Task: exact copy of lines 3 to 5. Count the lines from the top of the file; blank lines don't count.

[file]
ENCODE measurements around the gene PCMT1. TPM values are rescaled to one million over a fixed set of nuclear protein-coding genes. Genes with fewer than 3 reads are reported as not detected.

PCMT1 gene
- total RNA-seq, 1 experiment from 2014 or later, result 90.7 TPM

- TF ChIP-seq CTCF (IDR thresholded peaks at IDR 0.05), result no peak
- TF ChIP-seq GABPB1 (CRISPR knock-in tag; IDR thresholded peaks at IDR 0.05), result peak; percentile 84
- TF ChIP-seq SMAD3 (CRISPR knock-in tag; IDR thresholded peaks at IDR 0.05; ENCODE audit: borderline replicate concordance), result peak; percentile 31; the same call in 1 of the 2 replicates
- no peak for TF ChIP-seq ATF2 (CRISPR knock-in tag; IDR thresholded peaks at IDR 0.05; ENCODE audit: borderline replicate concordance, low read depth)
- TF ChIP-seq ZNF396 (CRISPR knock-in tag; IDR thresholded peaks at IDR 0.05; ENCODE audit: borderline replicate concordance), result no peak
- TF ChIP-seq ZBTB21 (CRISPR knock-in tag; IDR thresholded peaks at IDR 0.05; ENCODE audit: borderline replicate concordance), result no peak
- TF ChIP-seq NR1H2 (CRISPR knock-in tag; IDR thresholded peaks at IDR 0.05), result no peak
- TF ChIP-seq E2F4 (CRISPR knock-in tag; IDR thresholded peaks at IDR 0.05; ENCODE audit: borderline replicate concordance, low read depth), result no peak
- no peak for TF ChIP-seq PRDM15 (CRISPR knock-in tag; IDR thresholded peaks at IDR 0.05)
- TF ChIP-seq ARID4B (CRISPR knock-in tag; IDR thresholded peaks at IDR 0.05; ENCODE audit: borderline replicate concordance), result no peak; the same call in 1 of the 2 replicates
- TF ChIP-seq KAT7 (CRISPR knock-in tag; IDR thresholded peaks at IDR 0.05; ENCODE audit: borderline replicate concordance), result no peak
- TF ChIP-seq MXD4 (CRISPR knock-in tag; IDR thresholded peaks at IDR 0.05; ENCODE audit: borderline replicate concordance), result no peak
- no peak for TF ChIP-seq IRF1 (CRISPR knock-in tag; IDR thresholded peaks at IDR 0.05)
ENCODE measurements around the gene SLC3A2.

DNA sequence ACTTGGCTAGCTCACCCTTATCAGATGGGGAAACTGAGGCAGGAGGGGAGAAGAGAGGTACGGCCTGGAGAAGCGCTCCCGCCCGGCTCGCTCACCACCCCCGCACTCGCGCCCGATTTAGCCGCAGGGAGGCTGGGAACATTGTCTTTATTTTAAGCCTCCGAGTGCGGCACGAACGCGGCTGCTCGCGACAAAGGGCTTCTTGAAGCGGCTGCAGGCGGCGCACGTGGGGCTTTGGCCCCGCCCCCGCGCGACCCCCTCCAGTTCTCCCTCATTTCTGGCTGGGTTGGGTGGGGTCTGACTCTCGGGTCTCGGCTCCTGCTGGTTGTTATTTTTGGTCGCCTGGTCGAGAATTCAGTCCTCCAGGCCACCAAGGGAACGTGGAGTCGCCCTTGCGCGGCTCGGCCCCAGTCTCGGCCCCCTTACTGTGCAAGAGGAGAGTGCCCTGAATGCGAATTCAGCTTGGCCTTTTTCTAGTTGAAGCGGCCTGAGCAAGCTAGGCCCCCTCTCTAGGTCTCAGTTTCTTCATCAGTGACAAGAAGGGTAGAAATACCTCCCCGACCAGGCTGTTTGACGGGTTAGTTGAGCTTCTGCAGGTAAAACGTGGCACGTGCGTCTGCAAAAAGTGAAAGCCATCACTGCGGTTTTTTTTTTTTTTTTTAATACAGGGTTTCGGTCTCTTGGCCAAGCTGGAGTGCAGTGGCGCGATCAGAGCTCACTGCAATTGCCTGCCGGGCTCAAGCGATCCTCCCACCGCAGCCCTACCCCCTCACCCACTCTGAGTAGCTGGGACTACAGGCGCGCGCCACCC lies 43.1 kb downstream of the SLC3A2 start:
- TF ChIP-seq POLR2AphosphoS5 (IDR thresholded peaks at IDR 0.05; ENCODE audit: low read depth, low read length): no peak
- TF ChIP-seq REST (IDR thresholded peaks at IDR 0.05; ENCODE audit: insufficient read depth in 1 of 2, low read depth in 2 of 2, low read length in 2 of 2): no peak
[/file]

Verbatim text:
- total RNA-seq, 1 experiment from 2014 or later, result 90.7 TPM

- TF ChIP-seq CTCF (IDR thresholded peaks at IDR 0.05), result no peak
- TF ChIP-seq GABPB1 (CRISPR knock-in tag; IDR thresholded peaks at IDR 0.05), result peak; percentile 84